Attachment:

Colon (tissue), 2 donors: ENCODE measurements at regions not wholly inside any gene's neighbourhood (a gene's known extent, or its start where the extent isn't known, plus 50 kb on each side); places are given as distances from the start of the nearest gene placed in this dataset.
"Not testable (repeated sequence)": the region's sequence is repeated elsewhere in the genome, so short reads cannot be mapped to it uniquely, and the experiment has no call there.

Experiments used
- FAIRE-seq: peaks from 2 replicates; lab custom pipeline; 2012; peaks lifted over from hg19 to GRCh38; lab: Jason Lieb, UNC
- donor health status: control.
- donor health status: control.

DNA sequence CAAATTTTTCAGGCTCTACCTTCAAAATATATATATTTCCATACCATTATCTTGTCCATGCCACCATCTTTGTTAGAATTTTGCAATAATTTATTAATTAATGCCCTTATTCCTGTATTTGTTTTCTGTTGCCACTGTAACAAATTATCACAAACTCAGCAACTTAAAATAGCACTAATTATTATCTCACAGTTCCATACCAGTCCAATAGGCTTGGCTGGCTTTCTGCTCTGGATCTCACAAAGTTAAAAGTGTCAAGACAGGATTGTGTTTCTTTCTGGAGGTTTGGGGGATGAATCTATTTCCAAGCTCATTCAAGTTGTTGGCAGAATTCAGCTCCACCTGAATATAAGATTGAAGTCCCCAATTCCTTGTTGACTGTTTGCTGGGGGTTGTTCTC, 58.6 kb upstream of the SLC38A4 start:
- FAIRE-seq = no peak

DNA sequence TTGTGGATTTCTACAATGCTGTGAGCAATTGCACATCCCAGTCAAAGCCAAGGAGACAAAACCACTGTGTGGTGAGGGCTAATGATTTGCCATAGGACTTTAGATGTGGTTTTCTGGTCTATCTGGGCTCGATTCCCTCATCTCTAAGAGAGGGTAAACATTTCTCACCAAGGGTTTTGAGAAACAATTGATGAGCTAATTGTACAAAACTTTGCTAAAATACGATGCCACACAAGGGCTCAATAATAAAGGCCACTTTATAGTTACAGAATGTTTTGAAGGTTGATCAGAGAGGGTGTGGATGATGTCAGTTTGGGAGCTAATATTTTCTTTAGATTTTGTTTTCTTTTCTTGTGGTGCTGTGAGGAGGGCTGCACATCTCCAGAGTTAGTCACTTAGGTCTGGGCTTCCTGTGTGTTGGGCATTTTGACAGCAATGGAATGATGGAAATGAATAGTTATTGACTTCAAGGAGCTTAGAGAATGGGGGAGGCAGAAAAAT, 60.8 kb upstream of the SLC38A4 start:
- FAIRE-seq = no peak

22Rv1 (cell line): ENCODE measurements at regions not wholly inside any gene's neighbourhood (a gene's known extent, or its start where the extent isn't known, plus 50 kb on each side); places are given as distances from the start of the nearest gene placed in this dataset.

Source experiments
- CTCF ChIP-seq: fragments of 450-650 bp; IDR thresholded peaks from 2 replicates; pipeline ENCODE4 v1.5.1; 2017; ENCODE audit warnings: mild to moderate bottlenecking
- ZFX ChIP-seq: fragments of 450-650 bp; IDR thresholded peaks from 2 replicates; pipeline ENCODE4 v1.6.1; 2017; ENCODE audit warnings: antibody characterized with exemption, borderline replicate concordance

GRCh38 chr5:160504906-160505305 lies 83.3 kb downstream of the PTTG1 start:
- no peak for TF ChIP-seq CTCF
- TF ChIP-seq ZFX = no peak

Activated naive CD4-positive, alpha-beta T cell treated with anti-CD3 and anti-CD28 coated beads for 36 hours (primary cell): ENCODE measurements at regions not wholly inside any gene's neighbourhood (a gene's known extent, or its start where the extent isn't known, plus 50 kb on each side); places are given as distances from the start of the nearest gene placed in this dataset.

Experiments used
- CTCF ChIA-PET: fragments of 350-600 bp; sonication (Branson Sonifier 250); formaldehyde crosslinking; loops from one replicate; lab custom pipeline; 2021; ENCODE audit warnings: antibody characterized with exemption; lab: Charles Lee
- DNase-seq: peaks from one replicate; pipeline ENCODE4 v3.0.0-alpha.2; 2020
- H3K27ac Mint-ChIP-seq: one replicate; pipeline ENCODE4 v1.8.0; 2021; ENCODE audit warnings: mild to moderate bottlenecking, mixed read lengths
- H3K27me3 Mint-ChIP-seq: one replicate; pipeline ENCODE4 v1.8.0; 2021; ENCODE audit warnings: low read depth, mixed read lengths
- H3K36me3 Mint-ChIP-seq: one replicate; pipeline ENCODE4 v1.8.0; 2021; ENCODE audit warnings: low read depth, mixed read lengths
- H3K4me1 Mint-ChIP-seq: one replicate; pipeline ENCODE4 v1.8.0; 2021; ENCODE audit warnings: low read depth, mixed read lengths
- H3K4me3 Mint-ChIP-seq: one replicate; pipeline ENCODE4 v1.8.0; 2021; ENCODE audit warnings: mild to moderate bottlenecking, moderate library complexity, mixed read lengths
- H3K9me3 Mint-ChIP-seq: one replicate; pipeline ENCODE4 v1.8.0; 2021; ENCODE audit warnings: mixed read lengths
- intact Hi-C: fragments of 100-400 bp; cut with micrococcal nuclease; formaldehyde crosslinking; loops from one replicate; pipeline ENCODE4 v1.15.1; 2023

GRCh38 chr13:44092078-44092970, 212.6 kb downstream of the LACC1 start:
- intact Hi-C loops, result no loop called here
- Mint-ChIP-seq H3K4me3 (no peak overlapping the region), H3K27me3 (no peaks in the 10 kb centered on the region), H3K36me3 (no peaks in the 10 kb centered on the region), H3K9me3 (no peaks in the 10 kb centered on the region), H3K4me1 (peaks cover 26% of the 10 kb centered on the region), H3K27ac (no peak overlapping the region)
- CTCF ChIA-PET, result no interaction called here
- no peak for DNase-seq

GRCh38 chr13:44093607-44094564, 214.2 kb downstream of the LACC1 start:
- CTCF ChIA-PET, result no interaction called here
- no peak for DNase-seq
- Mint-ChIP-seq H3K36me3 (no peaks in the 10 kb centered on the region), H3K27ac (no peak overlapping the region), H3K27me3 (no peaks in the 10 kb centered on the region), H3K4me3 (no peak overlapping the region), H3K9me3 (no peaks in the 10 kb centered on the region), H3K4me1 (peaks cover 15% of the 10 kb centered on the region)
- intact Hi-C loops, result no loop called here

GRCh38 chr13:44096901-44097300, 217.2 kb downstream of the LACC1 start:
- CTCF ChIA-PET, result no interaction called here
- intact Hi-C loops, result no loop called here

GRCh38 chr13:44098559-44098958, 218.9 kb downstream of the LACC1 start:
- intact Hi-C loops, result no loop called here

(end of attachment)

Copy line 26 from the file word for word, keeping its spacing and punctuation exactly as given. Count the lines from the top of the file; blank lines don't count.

- H3K4me3 Mint-ChIP-seq: one replicate; pipeline ENCODE4 v1.8.0; 2021; ENCODE audit warnings: mild to moderate bottlenecking, moderate library complexity, mixed read lengths